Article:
Beyond Sports: From hoops to hats, an IWU basketball player uses her crocheting skills to help babies in need
Illinois Wesleyan University basketball player Emily Kleffman made the most of her downtime during COVID shutdowns in 2020.
Kleffman, a sophomore nursing student from the Chicago suburb of Tinley Park, learned to play an instrument and crocheted close to 180 winter hats for babies.
In this edition of Beyond Sports, Kleffman said she got hooked on crocheting long before the world shut down. She picked up the hobby from her great aunt in grade school.
“Eventually when I got to eighth grade or freshman year of high school, I decided I wanted to make baby hats for those in need,” Kleffman said. “When you are driving around and you see homeless people who are freezing in the winter, so I thought I might as well try to make someone’s day better.”
Kleffman, who donated the hats to a pregnancy center in Tinley Park, said she doesn’t plan to ever sell her crochet creations, adding she gets satisfaction in seeing them go to those in need.
“Babies are going to be kept at least a little bit warmer this winter,” Kleffman said. “Just the fact that it might make someone smile or make someone’s day a little better, that’s all I need to want to make the hats.”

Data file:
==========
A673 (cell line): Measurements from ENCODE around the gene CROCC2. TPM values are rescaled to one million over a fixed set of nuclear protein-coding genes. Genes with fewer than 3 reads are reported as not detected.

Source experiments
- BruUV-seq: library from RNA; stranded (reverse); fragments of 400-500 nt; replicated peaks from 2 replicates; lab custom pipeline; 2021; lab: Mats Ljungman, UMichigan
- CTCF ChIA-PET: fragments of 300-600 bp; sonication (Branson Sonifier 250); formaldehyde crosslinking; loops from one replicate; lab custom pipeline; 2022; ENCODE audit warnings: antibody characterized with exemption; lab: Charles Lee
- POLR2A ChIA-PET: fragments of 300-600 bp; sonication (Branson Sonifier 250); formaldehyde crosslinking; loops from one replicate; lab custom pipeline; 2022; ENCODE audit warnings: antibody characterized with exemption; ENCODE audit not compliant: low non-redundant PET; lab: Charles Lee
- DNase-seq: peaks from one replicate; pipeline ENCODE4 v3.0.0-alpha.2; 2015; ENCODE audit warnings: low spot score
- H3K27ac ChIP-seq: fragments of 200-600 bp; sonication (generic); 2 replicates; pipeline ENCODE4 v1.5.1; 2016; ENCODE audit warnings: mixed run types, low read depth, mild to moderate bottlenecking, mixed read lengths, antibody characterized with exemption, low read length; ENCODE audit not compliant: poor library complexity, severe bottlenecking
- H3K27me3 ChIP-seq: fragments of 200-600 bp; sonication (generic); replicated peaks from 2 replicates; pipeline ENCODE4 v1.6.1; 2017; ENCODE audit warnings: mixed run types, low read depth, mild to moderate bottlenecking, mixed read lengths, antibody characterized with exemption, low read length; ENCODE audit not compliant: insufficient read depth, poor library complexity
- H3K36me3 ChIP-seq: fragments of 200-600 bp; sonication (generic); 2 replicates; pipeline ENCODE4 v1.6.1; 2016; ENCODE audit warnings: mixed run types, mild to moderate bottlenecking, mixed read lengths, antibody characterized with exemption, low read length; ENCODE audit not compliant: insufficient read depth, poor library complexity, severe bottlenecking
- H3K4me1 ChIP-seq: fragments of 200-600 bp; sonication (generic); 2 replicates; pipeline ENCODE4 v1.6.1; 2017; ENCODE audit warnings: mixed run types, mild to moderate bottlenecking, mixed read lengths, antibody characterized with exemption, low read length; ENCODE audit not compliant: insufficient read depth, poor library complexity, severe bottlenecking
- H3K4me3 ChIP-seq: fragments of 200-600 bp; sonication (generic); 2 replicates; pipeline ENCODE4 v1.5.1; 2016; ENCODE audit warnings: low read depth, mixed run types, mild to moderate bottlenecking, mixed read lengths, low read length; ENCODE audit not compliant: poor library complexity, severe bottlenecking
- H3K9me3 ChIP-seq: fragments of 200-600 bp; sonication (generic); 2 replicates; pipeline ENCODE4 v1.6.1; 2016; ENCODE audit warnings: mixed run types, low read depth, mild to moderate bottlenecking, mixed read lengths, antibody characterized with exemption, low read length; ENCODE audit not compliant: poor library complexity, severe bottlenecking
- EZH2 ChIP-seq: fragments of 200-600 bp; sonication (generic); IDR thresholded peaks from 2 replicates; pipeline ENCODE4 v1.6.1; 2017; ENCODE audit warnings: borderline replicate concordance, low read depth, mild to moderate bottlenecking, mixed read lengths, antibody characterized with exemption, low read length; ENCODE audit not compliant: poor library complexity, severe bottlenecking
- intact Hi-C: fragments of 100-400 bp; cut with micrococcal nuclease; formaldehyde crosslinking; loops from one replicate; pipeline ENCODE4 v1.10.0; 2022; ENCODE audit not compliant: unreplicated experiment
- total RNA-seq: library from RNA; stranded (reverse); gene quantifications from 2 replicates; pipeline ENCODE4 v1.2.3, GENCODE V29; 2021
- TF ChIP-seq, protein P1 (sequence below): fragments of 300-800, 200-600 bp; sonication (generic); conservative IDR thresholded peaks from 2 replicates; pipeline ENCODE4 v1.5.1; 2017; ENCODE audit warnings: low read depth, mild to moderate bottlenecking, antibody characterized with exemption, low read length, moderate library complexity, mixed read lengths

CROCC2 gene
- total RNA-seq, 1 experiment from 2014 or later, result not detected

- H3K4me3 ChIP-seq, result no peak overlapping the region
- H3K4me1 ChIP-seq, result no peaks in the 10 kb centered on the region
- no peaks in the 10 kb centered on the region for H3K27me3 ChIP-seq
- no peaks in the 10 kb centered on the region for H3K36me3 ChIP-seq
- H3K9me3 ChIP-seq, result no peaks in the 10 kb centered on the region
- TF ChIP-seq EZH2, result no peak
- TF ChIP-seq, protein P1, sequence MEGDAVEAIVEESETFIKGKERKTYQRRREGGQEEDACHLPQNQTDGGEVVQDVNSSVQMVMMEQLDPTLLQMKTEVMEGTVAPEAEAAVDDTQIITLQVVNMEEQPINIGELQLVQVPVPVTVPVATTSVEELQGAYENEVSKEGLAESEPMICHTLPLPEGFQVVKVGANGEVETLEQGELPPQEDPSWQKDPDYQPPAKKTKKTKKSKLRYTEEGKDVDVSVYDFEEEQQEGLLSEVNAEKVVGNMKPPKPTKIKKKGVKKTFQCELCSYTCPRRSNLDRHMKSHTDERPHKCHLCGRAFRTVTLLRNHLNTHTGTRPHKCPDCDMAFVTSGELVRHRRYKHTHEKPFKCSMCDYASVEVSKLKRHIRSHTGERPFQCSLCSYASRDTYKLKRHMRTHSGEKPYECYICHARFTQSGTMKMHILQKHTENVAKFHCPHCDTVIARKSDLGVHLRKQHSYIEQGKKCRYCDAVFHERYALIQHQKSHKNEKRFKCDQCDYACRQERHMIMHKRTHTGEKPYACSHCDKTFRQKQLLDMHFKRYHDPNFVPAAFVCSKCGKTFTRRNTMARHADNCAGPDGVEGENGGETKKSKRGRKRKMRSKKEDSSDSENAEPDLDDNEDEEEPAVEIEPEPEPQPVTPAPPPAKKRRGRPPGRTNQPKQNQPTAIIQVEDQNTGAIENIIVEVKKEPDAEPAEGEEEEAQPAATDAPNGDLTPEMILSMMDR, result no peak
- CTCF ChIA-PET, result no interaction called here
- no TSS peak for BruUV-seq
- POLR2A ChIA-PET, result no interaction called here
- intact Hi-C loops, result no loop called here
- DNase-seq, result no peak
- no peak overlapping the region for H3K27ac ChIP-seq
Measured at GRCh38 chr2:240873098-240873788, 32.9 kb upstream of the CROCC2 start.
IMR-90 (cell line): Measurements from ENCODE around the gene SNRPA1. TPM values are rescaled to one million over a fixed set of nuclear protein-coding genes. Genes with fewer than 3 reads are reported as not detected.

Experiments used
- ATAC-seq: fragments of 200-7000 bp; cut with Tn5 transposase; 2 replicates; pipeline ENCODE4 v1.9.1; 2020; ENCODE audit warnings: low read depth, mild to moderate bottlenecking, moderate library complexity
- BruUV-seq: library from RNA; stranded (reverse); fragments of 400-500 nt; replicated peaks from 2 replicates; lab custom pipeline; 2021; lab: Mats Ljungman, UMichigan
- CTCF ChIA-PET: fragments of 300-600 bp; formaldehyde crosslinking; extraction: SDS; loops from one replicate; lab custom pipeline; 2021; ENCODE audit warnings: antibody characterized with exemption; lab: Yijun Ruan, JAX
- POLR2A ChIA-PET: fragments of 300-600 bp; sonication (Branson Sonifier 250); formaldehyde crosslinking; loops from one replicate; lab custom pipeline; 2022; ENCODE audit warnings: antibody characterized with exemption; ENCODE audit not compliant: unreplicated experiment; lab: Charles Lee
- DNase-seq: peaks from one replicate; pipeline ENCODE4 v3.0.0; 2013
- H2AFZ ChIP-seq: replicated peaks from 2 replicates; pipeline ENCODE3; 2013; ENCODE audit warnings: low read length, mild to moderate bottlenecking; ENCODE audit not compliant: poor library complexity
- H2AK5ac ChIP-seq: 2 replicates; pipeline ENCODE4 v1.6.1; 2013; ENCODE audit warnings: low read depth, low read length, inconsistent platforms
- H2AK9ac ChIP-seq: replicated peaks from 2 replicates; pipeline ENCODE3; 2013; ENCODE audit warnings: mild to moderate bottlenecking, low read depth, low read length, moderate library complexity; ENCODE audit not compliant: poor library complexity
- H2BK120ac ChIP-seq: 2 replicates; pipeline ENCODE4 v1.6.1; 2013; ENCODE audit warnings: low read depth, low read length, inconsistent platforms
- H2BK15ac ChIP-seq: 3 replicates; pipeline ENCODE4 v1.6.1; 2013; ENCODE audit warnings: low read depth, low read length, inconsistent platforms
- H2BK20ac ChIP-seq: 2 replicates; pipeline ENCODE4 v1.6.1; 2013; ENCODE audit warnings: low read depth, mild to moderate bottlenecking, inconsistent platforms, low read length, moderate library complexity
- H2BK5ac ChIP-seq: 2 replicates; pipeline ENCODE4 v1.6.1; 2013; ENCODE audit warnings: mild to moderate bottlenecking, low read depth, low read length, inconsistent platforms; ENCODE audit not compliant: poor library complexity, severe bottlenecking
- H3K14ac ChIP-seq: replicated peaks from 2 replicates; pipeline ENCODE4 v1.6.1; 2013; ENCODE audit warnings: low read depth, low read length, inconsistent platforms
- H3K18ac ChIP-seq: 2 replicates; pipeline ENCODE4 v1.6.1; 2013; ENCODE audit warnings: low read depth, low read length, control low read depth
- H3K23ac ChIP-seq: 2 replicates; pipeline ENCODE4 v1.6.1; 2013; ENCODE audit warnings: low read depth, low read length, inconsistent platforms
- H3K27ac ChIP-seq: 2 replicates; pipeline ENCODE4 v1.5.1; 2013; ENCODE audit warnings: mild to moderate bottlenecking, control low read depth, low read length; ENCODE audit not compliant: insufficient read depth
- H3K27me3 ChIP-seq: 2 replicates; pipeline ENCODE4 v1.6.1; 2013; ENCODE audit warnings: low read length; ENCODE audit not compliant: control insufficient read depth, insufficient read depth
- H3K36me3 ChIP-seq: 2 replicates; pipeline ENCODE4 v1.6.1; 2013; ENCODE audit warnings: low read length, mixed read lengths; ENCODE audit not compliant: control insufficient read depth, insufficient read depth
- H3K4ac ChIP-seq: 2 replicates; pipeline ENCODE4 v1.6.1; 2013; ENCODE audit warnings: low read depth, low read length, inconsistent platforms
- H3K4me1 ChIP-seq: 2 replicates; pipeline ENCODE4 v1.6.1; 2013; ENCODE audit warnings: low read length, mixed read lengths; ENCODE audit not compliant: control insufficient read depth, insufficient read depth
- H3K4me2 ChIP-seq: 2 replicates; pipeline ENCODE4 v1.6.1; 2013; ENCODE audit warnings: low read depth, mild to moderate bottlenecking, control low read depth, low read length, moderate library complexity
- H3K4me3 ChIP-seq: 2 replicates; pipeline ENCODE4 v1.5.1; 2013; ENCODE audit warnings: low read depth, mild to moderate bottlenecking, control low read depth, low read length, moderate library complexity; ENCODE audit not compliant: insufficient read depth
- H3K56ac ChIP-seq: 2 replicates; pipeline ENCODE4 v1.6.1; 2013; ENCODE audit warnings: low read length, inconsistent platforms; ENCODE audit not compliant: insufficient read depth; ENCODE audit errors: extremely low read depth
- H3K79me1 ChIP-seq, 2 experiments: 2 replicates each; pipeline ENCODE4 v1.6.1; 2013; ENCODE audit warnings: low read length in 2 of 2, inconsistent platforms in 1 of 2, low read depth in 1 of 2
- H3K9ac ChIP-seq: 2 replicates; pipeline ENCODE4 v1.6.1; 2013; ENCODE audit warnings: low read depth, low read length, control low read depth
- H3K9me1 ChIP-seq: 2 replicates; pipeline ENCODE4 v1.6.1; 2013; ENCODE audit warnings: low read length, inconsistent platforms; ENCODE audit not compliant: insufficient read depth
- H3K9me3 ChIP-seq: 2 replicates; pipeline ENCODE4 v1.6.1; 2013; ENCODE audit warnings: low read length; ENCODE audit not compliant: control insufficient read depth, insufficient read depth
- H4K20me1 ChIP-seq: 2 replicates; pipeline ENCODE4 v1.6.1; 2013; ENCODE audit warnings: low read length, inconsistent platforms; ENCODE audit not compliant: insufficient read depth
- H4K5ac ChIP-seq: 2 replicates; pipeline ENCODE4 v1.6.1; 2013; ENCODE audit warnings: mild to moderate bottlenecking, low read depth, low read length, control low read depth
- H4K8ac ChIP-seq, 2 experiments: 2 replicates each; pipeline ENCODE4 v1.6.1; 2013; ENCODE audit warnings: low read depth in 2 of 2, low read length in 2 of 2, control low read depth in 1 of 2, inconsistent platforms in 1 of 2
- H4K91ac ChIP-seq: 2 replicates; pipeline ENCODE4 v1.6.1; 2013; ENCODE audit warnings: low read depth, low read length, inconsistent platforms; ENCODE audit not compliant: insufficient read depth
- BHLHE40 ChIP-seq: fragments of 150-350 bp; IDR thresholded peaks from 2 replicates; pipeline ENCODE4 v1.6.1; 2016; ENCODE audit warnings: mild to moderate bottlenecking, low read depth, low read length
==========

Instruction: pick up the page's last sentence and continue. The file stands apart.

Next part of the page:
Kleffman said she wants to become a travel nurse after she graduates from IWU. She said the pandemic has only strengthened her resolve to pursue a nursing career so she can help others.
“It hasn’t negatively impacted me. I would say it’s more like a positive because it makes me want to work harder to help people,” she said.
Kleffman said basketball practice helped her cope with a rigorous academic schedule during her freshman year, but she's grateful the Titan women's hoops team intends to play a full season this year.
“Freshman year was definitely hard because we had over 100 practices and we only had 10 games, so it was hard to stay motivated to lift twice every day and work my butt off at practice,” she said.
Kleffman has shown she’s had no problem staying focused on her future, whether it’s her desire to help others from a hospital bed or through her handiwork at home.
She noticed nursing and crocheting share a common thread. “In nursing you are taking care of people and trying to make their lives better by helping them in the hospital and by me making hats is, in a way, like taking care of a patient,” Kleffman said.
Playing the ukulele
Kleffman also learned to play the ukulele in the early stages of the pandemic. She said she got the string instrument from her brother who plays the ukulele and guitar.
She said she always considered herself more athlete than musician, but decided 2020 was the perfect time to learn something new.
“Over quarantine, obviously, we are all stuck inside. We had nothing to do, so I just asked my brother one day if I could try to play his ukulele,” she said, adding she learned to play a few songs through several books her gave her and by watching YouTube videos.
“Definitely a lot of time spent on that, but it was fun,” Kleffman said.